Yom Rivii, 4 Kislev 5778
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  • Our Holocaust Torah
  • Acquiring the Holocaust Torah
  • The Meeting House
  • Adult B'nai Mitzvah Class
  • Mitzvah Day

Our Holocaust Torah



In May 2012, we acquired a Holocaust Torah. This is a “saved scroll”, recovered after WWII, from a destroyed community in Europe. We have become shomrim (guardians) of this Torah and we are honored to have it in our congregation.

Our scroll comes from the Memorial Scrolls Trust, MST#888, (the repository for saved scrolls) at the Westminster Synagogue in London, England.  It was recorded by the Jewish Museum in Prague as having been collected from Caslav-Golcuv-Jenikov. For more information see “The Jewish Sights of Bohemia and Moravia” by Jiri Fiedler, published in 1991. The author notes the following: Caslav is a town in Bohemia, 70km ESE of Prague. Up to the mid-19th century only one Jewish family was allowed to reside in Caslav. When the Jews were granted civic equality under law in the mid-19th century, Jews from the neighboring villages started to move to Caslav.  

Read more

This rich challah dough is not formed into braids for the High Holy Days, rather it is shaped in the form of a turban or snail. This is symbolic of the hope that the year will be filled with continuous good health and well being. If the challah is made into one very large challah there is the risk that the center will be under baked or the outer ring will be dry and over baked depending on the baking time you choose. I never use more than 2/3 of the dough to make a large challah.

challahwebsite Ingredients

    7- 7 1/2 cups bread flour, King Arthur or Gold medal Better for Bread
    2 packages rapid rise yeast
    1 1/2 cups water
    2 sticks parve margarine or butter
    1/4 teaspoon yellow food coloring
    3/4 cup sugar
    2 Tablespoons poppy seeds
    1 Tablespoon salt
    4 large eggs
    1 cup raisins, optional
    EGG WASH-1 egg mixed with 1 Tablespoon water and 1 teaspoon of honey

Preparation Instructions

    In a large mixer bowl combine 6 1/2 cups of the flour and the yeast. Stir to combine.
    Heat the water, margarine, food coloring, sugar, poppy seed and the salt in a saucepan until very warm (140F). Water should be uncomfortably hot to your finger but not hot enough to burn you.(It will feel like hot tap water).
    Add the warm liquid mixture to the flour while the mixer is on low. As the liquid is being incorporated, add the eggs. Mix thoroughly.
    Gradually add the remaining flour only until a fairly firm dough is formed. This process should take about 7 minutes whether you are using the dough hook on your mixer or are kneading it by hand. The mixture will be satiny smooth and will not stick to a lightly floured finger tip when touched. If adding raisins, add after 5 minutes of kneading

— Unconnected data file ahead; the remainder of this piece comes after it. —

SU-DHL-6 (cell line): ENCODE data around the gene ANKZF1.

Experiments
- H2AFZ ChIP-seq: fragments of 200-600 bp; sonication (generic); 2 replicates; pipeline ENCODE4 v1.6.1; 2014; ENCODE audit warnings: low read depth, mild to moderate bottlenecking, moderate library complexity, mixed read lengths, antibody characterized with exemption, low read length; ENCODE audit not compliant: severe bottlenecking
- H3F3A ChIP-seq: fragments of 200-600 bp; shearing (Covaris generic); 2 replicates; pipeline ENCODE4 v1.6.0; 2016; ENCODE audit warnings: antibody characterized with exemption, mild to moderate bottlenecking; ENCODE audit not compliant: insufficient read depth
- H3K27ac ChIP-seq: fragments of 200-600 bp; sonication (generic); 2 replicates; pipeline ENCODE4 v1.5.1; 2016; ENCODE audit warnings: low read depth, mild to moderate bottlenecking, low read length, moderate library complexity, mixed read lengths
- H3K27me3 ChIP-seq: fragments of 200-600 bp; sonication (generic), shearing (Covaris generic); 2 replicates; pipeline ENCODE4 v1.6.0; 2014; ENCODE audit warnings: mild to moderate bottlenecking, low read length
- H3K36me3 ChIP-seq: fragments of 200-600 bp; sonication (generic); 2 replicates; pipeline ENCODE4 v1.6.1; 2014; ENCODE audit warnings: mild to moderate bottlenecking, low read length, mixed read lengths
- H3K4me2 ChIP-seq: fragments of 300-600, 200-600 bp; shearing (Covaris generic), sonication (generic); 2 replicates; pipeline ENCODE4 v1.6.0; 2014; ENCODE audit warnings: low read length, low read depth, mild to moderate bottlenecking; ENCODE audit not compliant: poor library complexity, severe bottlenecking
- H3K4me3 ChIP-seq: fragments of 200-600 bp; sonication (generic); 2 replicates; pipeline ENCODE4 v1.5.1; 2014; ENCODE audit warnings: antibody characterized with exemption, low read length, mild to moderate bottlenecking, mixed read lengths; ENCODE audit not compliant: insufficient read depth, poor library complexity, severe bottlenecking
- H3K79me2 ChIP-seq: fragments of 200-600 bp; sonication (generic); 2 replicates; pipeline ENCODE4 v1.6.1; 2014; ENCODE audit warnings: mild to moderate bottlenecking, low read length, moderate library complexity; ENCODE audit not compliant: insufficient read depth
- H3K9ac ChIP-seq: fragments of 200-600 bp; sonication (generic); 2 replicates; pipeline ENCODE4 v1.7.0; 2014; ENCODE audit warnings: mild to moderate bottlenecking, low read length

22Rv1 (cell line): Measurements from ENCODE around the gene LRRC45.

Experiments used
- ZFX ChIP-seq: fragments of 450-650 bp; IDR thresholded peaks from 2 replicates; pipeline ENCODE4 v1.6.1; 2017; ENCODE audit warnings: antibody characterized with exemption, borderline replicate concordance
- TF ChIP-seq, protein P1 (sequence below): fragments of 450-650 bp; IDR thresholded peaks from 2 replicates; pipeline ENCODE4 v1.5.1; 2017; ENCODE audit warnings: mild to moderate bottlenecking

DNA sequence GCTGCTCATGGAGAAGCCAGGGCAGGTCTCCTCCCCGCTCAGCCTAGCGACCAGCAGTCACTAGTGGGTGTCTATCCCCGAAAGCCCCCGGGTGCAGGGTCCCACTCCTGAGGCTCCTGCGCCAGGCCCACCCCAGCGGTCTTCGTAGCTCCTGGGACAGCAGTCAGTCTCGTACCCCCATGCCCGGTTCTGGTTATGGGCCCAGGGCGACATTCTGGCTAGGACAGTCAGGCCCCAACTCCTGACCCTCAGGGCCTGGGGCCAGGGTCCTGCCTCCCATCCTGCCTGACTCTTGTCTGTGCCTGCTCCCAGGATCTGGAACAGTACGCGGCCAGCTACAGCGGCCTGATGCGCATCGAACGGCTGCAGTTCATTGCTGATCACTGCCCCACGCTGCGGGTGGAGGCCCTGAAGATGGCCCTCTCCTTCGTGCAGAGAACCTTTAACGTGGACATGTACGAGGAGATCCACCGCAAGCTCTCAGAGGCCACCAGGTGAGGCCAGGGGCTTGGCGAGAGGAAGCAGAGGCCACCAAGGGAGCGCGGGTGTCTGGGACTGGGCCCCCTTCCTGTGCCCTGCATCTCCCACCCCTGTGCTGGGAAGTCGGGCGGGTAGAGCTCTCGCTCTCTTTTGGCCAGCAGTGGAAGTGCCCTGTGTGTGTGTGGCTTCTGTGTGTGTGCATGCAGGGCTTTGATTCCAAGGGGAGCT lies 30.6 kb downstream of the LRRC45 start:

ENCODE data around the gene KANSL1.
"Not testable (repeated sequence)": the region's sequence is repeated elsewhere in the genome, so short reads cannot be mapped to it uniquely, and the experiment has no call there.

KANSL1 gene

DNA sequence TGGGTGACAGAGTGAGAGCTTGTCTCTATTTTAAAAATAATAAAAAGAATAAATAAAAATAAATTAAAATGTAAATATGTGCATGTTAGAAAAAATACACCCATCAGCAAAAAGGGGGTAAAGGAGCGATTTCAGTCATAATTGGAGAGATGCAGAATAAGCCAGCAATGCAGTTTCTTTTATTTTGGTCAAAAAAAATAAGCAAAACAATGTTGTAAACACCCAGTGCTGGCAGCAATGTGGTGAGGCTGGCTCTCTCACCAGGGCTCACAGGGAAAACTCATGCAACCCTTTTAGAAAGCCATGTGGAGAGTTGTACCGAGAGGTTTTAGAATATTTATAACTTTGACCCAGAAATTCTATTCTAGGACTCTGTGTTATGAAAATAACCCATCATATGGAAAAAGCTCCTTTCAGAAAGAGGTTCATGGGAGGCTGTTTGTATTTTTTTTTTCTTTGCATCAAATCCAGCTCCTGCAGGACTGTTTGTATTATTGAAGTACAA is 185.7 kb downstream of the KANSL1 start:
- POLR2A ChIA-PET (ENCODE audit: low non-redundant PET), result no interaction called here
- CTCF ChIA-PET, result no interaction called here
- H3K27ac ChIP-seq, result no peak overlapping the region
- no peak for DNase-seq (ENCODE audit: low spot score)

Turn your oven on for 1 minute.  TURN YOUR OVEN OFF.  Lightly grease a bowl with oil and turn the dough in the bowl to oil all sides. Cover with plastic wrap and place in the TURNED OFF oven until doubled in size, about 30-45 minutes.
    Punch down the dough and divide in half or thirds. Divide each portion into 1 large rope and coil the dough around itself to make a round of dough that looks like a turban. Make sure to pinch the end of the dough under to prevent uncoiling during baking. Place formed breads on a greased cookie sheet or parchment paper and allow to rise until light and doubled, about 25 minutes.
    Preheat the oven to 375F. Brush the tops of the loaves with the egg wash and bake for 25-35 minutes depending on the size of the loaves. When the bread is done, it will be golden brown and have a hollow sound when tapped.

Spotlight On

Read about GSJC's Rededication Service for our Holocaust Torah
(Scroll down on the linked page)

Read about GSJC's Participation in Family Promise -- a Social Action Project in conjunction with FCC

Interfaith Thanksgiving Service
Tuesday, November 21st, 7pm
First Lutheran Church of Southington
232 Bristol Street

GSJC Chanukah Party
Sunday, December 17th, 5pm -- Details to Follow

Welcome to GSJC

Gishrei Shalom Jewish Congregation is a small but very active Jewish congregation affiliated with URJ, Union of Reform Judaism, the Reform movement. We are a mix of older singles, empty nesters and young families.  We warmly welcome all members of the Jewish faith including interfaith and same sex families.  Now in our third decade we provide a close, family atmosphere for Jewish observance, learning and worship.

We celebrate Jewish holidays joyously and provide family workshops, Jewish education for our children and numerous social activities. Our special celebrations include Sukkot under the stars (held at a member's house) and our communal Chanukah candle-lighting and latke-fest (also held at a member's home). All of our member families take an active role in helping our congregation come alive with Jewish meaning and warmth. (Read Rabbi Becker's sermon on how our congregation creates holy space). For more than 20 years, we have had a special relationship with the First Congregational Church on Main Street in Southington, where we hold our Shabbat services (see Shabbat services calendar) and many other events. We look forward to getting to know you!

Upcoming Events

Wed Nov 22 @12:00AM
4th of Kislev, 5778
Thu Nov 23 @12:00AM
5th of Kislev, 5778
Fri Nov 24 @12:00AM
6th of Kislev, 5778
Sat Nov 25 @12:00AM
7th of Kislev, 5778
Sat Nov 25 @12:00AM
Parashat Vayetzei
Sun Nov 26 @12:00AM
8th of Kislev, 5778
Mon Nov 27 @12:00AM
9th of Kislev, 5778
Tue Nov 28 @12:00AM
10th of Kislev, 5778
Wed Nov 29 @12:00AM
11th of Kislev, 5778
Wed Nov 29 @ 6:00PM - 07:00PM
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